THE LAST KISS A major award winner both at Sundance and in its Italian homeland, 2001’s The Last Kiss (L’Ultimo Bacio) tackles the topic of relationships in such a straightforward and emotionally honest manner that by the end, it’s impossible to ascertain whether the film is, at its core, deeply pessimistic or quietly hopeful. An American remake would naturally be expected to dumb down the entire experience. But that’s not exactly what happens with the new stateside take on The Last Kiss. To a startling degree, this version retains many of the prickly elements that made the original so memorable; it only falters at the very end, and even then by a far lesser degree than one would reasonably expect. The Last Kiss places its primary focus on the relationship between Michael (Zach Braff) and Jenna (Jacinda Barrett). Michael is about to turn 30 and elects to have his mid-life crisis about a decade earlier than planned. He’s deeply in love with his longtime girlfriend Jenna, but once she announces that she’s pregnant, he freaks out, deciding that he’s not prepared to cope with either being a husband or being a father. Kim (Rachel Bilson), a college student who’s perpetually perky, spots Michael at a wedding and is instantly attracted to him. Initially, Michael feebly fights off her advances, but soon he’s the one dropping by the campus to see her and making plans to go with her to a party. The situations presented here are strikingly similar to the ones on display in the Italian original, which means that this film rarely backs away from confronting thorny situations head-on. If there’s a key difference, it’s in the personalities of these various players. The characters in L’Ultimo Bacio felt in every sense like real adults, grown people with a passion for life and, for the most part, a determination to ultimately face up to their own shortcomings. This latest Kiss, on the other hand, fits more comfortably into the niche of recent films that portray the American male as a man-child incapable of achieving and/or sustaining the level of maturity and clear-eyed vision enjoyed by his female counterpart. The final sequence is more open-ended than what’s typically served up in American films of this nature, yet I still found myself wishing it had gone farther. It’s been 3-1/2 years since I’ve seen L’Ultimo Bacio, yet what’s stuck with me the most is the nicely ambiguous coda that not only drolly illustrates the dilemma of keeping any given relationship perennially fresh but also beautifully tips the balance in the story’s central skirmish between the sexes. The Last Kiss inexplicably lops off this epilogue, and it’s a regrettable omission. In this instance, imitation wouldn’t just have been the sincerest form of flattery; it would also have been the most honest.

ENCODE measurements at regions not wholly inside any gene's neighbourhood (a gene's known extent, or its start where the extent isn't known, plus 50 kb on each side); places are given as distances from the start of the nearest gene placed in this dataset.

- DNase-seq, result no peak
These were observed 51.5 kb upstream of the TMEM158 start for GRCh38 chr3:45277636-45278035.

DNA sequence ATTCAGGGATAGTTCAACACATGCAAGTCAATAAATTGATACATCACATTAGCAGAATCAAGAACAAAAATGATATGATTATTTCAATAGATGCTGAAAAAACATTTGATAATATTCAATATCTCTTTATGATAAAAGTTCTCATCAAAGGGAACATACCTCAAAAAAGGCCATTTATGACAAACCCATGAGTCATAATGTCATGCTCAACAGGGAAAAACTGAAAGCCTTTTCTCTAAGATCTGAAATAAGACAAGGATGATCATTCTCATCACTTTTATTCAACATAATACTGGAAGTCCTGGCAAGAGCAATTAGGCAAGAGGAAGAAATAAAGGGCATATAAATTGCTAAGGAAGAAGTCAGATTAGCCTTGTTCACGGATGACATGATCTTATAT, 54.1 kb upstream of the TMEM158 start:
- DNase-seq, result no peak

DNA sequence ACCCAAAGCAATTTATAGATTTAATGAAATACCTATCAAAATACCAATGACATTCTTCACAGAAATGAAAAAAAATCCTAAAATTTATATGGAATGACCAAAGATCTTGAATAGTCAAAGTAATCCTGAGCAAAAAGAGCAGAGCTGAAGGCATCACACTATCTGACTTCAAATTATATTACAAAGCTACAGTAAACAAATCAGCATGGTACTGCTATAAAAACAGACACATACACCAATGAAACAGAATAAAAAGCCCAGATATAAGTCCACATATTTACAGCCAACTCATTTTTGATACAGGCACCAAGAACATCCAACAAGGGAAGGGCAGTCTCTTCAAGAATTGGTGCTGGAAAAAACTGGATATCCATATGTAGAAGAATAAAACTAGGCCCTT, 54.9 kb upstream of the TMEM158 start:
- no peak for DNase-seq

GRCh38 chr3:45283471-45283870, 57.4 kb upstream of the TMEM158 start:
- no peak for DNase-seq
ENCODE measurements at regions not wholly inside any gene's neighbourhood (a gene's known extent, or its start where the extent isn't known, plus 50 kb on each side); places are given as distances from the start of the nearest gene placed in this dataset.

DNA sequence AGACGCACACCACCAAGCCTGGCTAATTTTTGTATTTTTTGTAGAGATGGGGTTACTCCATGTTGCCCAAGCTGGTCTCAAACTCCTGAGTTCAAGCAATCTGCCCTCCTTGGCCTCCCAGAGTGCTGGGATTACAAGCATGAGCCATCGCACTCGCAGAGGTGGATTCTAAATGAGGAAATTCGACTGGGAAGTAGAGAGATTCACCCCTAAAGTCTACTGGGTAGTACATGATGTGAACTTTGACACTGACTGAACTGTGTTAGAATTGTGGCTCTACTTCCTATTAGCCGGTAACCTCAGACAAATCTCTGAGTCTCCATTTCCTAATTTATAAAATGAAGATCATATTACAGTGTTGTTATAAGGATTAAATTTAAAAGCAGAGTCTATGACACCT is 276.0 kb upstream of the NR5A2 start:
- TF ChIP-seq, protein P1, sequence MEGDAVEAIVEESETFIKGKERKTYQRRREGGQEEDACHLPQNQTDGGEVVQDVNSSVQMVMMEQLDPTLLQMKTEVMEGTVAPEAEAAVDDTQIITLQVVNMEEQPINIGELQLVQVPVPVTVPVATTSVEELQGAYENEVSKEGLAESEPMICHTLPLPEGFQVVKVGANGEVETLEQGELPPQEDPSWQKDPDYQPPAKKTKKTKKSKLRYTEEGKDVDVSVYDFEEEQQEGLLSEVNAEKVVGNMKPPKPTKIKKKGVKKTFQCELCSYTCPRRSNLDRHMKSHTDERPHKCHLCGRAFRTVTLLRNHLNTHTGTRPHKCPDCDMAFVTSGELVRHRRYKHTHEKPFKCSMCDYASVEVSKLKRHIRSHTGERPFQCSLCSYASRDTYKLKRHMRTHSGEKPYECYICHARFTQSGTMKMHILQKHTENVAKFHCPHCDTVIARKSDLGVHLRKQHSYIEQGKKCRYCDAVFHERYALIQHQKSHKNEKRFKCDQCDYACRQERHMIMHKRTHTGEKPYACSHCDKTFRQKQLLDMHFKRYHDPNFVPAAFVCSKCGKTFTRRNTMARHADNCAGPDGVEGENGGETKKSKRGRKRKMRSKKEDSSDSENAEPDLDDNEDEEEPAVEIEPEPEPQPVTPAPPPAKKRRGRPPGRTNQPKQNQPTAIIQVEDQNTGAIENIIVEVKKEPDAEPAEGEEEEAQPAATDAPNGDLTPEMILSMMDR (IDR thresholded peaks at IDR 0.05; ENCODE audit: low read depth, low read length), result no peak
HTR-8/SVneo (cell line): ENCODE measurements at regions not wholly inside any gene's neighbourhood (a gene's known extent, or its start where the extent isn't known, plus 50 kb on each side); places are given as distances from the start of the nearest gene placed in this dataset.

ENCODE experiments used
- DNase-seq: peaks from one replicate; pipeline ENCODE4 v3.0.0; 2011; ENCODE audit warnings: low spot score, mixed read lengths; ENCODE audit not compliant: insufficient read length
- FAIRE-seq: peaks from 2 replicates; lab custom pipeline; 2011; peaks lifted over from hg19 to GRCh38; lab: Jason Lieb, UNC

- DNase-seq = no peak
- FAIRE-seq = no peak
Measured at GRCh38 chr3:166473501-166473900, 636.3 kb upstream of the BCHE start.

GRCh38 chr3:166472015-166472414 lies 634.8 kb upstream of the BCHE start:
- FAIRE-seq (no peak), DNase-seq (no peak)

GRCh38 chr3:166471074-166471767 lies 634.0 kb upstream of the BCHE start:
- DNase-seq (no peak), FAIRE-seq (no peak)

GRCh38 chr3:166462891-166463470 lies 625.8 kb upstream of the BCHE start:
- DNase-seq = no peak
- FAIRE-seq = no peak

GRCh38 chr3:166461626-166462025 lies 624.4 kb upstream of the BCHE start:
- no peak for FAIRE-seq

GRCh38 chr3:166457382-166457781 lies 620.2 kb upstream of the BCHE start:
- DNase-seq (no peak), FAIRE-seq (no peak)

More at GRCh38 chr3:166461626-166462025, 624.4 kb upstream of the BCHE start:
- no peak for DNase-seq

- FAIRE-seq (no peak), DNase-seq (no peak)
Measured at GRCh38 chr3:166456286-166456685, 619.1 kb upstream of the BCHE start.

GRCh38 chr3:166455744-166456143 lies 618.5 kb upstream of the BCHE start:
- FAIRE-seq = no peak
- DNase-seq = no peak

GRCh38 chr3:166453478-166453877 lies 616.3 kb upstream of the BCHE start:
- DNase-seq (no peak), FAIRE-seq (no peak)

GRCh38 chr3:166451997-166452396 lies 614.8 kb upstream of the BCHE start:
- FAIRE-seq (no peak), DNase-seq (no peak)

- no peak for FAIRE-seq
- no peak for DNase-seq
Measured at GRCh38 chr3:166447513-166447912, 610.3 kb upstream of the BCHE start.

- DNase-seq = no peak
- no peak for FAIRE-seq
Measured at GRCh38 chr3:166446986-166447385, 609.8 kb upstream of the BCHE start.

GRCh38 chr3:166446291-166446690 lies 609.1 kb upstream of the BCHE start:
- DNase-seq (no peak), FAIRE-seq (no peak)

TALLADEGA NIGHTS: THE BALLAD OF RICKY BOBBY Like Spam, energy drinks and the music of Yanni, Will Ferrell is one of those acquired tastes that satisfy devotees while perplexing everyone else. While some folks swear by his 2004 starring vehicle Anchorman: The Legend of Ron Burgundy, I’m not one of them. This one-note movie struck me as annoying rather than amusing, meaning I wasn’t exactly anticipating Ferrell and director Adam McKay reteaming for a comedy about a NASCAR redneck. My mistake. Talladega Nights: The Ballad of Ricky Bobby is often uproarious, and it’s clever in a way that Anchorman rarely attempted. Like Ron Burgundy, Ricky Bobby is also an egotistical, none-too-bright boor. “I piss excellence,” he declares, and his standing as NASCAR’s best driver certainly signals that he’s excellent at something. He has a best friend (John C. Reilly) who’s even dumber than he is, a blonde trophy wife (Leslie Bibb) who’s always looking to get ahead, and two obnoxious sons named Walker and Texas Ranger (“But we call him TR for short”). Ricky has spent his life trying to work out issues with his deadbeat dad (Gary Cole, delivering the film’s shrewdest comic performance), but that doesn’t excuse his repellent behavior and the way he takes everyone and everything for granted. Clearly, Ricky Bobby is primed to receive a comeuppance, and it arrives in the form of Jean Girard (hilarious Sacha Baron Cohen), a French homosexual race car driver whose prowess on the track leads to Ricky’s fall from grace and his subsequent (and humbled) climb back to the top.
PIRATES OF THE CARIBBEAN: DEAD MAN’S CHEST At 145 minutes, Dead Man’s Chest ends up providing too much bang for the buck. That’s just about the same running time as its predecessor, but that film wore its length better, given that the screenplay had its hands full establishing setting, introducing characters, hammering out its weighty plot, and still finding time to include action scenes in the best swashbuckling tradition. Certainly, those expecting amazing feats of derring-do won’t be disappointed by this new film. The effects-driven action scenes are clearly the picture’s highlights, and they alone make Dead Man’s Chest worth the price of admission.